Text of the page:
By: Michelle Karim
As the lights in the Tabler Black Box theater dimmed, the dance floor was bathed in flecks of red and green disco lights and the latest pop music blared from the speakers.
A handful of 20-somethings danced to Bachata music. In ten minutes, the entire floor was occupied with tapping feet and moving arms.
Small circle tables for six covered both sides of the theater and people were swarming in, some hanging their coats in the corner and a lot of them getting in line for some pie, soda and rice pudding.
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Every year, the International Student Organization at Stony Brook University organizes its annual Thanksgiving feast to make students who live thousands of miles away from their homeland, feel welcome in the community.
“I feel homesick sometimes,” Patricia Jin, 21 ,president of the ISO said. Patricia’s parents are from China but she was born and brought up in Portugal.
“For New Year’s and other events, I wish I could go back home because we cook a lot of food and the whole family gets back together.”
Patricia organized the event to help instill the spirit of Thanksgiving in students. “It’s a season to be thankful- for family, friends and life,” she said.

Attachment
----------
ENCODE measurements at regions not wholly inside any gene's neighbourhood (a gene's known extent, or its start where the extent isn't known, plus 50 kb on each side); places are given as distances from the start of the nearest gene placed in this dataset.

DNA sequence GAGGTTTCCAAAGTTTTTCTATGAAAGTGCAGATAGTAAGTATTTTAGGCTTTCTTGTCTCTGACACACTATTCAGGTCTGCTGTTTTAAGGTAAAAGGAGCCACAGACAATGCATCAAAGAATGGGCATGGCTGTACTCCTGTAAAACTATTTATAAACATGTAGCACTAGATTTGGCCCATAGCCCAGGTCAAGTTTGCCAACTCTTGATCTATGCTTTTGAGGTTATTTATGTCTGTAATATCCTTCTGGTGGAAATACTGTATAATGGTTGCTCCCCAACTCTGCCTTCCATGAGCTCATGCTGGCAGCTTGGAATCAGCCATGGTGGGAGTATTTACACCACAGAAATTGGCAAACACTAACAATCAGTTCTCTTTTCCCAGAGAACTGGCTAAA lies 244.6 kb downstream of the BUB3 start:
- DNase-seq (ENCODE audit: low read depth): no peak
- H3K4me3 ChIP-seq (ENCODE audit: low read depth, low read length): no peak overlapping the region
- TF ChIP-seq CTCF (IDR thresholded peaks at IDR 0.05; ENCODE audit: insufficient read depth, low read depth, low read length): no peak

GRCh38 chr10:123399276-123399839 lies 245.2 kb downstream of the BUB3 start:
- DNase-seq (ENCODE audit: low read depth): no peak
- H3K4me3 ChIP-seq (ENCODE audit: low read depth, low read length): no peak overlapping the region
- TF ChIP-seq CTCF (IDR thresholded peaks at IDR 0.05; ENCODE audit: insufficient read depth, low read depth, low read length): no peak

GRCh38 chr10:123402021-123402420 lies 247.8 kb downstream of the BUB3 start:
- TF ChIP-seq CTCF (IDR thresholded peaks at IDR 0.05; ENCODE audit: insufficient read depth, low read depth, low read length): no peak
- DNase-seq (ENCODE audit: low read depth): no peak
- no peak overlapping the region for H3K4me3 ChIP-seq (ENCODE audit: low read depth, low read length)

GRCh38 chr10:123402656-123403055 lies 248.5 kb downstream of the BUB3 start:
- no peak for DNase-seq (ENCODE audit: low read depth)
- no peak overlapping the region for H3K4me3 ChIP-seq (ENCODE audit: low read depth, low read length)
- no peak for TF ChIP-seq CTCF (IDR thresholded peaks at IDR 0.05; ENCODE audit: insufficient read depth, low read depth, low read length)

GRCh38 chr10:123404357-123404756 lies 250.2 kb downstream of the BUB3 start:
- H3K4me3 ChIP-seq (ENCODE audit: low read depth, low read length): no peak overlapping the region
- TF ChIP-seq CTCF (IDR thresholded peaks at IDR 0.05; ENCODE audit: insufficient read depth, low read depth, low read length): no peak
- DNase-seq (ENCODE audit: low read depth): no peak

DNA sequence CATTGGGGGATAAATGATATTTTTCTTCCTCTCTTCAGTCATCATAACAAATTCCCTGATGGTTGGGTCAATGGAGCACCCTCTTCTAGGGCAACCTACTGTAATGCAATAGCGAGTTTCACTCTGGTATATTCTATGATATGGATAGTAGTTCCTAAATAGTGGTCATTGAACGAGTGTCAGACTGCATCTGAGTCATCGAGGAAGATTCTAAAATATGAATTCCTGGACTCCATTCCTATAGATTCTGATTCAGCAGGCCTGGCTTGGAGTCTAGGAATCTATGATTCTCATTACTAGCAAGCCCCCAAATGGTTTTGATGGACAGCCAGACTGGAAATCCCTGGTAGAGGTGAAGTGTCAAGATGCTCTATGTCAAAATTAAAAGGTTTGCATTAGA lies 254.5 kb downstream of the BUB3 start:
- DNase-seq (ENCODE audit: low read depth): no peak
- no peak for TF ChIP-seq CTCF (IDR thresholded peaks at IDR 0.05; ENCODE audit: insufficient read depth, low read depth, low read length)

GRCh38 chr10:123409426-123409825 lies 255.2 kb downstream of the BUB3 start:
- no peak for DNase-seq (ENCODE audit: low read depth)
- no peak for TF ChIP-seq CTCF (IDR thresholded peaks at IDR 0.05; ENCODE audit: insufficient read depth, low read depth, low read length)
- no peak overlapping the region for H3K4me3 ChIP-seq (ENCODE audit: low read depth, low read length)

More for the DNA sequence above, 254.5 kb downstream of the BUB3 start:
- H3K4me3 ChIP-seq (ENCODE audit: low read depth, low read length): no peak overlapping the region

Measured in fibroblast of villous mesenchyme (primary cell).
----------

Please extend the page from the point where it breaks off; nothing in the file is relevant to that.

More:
According to the U.S State Department’s Bureau of Educational and Cultural Affairs, the percentage of international students increased to over 70 percent over the past 15 years.
The evening was a ritualistic display of Thanksgiving decor and food- the roasted turkey, mac and cheese, cranberry and pumpkin pies and apple cider. Even the napkins had large, robust turkeys printed on them.
For a lot of students, campus events like these make all the difference and for others , it makes them feel a little closer to the Stony Brook community.
“I’m generally not homesick for some reason and whenever holidays come, I just do whatever I want,” Liyun Li, a junior Computer Science major said. “I don’t miss home as much when I’m here.”
A lot of the students had never experienced the Thanksgiving holiday and to a lot of them, it was a pretty fun way of learning about history and the American culture.
“We don’t have this holiday in Russia,” Alexandra Didenko, a Political Science graduate student, who is a Fulbright scholar from Russia, said. “I can see how people are excited about this holiday.”
Didenko will not be going home for New Year’s this year. “I will miss home but I have my friends with me and there is a lot to do here,” she said. Didenko usually makes it to the on-campus events as much as possible. “It keeps me busy.”
For some, the culture shock is not as great as it seem, albeit something new.
“Here, people are very nice and the college is very diverse,” Lucy Yang, a sophomore Sociology major said.
Yang has never felt left out and she likes it here. She would like to start a new life in America someday. “People here are more open to different races and different cultures so I really like it here.”